Balanced They understand the importance of intellectual, physical and emotional balance to achieve personal well-being for themselves and others.
Reflective They give thoughtful consideration to their own learning and experience. They are able to assess and understand their strengths and limitations in order to support their learning and personal development.
Academic honesty is part of being “principled”. Academic honesty is an essential aspect of teaching and learning in IB programmes where action is based on inquiry and reflection.
The area of Special educational needs in Slovenia is regulated by the Law on Orientation of Children with Special Educational Needs, the Official Gazette of the Republic of Slovenia, no. 58/2011 (Zakon o usmerjanju otrok s posebnimi potrebami, Uradni list RS, 58/2011 available at: http://www.zrss.si/pdf/050911123118_zakon_o_usmerjanju_otrok_s_posebnimi_potrebami_22072011.pdf
The Special Education Policy defines principles, regulates rights and duties and helps to form mechanism which can help to identify students with special education needs and can help to meet their needs.
o Autism spectrum/Asperger’s syndrome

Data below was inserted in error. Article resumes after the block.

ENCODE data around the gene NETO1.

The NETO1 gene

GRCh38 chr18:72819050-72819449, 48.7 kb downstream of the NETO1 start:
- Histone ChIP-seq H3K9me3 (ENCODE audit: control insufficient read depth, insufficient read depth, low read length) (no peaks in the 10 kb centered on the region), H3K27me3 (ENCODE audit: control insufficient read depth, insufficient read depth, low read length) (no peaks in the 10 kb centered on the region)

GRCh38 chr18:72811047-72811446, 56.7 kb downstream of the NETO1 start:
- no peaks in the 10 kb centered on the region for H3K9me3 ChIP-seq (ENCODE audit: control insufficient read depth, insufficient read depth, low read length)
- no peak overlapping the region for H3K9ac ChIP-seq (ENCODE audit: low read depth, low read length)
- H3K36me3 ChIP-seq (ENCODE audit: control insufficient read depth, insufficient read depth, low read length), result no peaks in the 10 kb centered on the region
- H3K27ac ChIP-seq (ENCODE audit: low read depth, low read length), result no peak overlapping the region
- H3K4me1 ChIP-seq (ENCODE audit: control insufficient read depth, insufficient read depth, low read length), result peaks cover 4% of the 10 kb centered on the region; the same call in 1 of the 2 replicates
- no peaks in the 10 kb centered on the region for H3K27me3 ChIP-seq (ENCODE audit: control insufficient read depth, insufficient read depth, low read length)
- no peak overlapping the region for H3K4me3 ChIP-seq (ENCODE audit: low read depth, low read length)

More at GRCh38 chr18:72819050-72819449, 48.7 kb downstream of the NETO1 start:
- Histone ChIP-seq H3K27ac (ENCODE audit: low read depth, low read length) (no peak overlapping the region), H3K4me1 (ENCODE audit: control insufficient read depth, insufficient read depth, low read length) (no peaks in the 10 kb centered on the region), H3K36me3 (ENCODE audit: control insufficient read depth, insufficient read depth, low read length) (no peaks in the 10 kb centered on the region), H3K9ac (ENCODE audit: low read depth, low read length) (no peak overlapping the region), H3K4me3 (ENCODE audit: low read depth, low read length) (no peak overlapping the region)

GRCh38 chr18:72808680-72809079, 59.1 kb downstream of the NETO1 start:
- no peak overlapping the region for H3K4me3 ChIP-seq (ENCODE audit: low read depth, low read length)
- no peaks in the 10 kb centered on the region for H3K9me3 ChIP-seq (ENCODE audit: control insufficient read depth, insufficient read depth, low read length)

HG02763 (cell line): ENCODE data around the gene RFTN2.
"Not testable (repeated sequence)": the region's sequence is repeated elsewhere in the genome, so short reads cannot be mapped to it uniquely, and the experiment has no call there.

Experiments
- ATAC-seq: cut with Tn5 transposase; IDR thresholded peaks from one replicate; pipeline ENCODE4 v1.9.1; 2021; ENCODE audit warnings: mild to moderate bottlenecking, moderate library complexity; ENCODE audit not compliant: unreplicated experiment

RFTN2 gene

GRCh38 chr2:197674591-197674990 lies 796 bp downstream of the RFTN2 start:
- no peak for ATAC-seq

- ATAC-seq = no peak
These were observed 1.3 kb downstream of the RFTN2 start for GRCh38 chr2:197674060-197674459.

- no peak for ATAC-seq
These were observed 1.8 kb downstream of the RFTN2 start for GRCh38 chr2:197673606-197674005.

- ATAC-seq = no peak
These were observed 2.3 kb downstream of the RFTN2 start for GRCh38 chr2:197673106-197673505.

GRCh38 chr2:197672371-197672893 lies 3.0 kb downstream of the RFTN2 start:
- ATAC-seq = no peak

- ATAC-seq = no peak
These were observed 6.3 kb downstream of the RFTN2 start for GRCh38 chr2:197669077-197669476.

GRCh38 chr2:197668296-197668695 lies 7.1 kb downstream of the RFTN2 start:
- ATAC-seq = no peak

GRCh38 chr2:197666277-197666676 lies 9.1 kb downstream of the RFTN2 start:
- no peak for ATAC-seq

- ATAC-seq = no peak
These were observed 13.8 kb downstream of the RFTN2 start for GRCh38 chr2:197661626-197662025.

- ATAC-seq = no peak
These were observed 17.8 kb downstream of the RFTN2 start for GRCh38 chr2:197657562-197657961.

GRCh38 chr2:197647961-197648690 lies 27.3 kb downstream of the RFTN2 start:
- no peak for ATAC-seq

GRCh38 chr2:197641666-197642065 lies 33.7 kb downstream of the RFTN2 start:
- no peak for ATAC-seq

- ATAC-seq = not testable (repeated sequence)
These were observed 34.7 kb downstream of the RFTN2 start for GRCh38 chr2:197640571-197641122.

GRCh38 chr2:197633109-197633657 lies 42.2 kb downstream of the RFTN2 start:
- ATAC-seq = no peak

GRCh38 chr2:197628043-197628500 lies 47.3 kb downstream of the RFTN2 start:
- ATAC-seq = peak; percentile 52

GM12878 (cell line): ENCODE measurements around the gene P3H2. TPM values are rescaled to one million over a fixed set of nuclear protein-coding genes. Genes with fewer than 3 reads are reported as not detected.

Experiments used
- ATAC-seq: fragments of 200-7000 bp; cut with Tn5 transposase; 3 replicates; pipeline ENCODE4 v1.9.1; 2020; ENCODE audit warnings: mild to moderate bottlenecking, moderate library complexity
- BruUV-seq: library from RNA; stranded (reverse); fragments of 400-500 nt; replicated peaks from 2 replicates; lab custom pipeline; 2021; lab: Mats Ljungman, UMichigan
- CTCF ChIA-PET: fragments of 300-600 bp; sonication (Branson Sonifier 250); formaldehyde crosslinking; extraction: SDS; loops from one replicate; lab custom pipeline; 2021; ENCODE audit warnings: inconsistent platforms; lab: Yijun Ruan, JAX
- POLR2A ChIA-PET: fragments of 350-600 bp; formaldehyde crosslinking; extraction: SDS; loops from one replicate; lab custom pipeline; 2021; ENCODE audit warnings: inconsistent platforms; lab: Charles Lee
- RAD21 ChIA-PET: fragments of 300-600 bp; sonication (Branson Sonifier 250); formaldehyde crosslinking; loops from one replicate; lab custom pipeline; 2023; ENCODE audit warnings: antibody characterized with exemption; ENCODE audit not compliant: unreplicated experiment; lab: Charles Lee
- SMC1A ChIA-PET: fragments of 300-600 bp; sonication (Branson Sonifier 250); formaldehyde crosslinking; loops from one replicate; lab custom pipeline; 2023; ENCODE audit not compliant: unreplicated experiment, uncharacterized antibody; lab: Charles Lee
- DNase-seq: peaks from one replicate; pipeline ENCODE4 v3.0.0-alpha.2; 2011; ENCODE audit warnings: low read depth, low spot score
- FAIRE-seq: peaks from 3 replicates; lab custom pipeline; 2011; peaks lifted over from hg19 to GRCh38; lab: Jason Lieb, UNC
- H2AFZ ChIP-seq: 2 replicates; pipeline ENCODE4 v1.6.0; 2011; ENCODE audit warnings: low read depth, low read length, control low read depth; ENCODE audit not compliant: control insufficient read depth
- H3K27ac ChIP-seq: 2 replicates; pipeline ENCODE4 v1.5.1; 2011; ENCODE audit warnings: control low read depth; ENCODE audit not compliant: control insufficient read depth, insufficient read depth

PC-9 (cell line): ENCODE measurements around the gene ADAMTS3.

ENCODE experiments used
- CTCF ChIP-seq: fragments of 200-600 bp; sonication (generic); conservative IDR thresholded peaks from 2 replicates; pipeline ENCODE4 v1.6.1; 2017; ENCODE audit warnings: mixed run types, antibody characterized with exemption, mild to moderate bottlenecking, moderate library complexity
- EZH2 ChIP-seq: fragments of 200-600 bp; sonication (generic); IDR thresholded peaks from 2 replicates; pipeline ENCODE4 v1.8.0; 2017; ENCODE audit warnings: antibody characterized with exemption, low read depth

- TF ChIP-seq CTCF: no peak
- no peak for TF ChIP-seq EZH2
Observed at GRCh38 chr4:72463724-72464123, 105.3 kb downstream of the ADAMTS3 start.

o Learning disabilities
o Medical conditions
o Mental health issues
o Multiple disabilities
o Physical and/or sensory challenges
o Social, emotional and behavioural difficulties
o Specific learning difficulties
o Speech and/or communication difficulties
The orientation procedure may be started by the parents/legal guardian or by the student (if older than 15) at the National Education Institute’s (NEI) regional office (Zavod za izobraževanje Republike Slovenije) or at the Children's personal physician. In the exceptional case when the orientation procedure is started by the school, the parents or student (who is of age) must agree with the induction of the orientation procedure by signing the orientation procedure application. Their signature authorizes the school to request a psychological evaluation and/or medical records. The application must include all available documentation (health records, psychological evaluations, special pedagogical, social and other reports). The application must also include the minutes of the meeting of the school counsellor and the student on the topic of orientation procedure.
The regional office of the NEI forwards a complete application to one of the commissions for orientation of children with SEN. The commission prepares an expert opinion which includes a summary of findings about the child, and establishes the kind and level of a SEN and proposes recommendations. The recommendations specify the scope, form and provider of additional professional assistance, as well as adaptations to premises and equipment in accordance with the national legislation.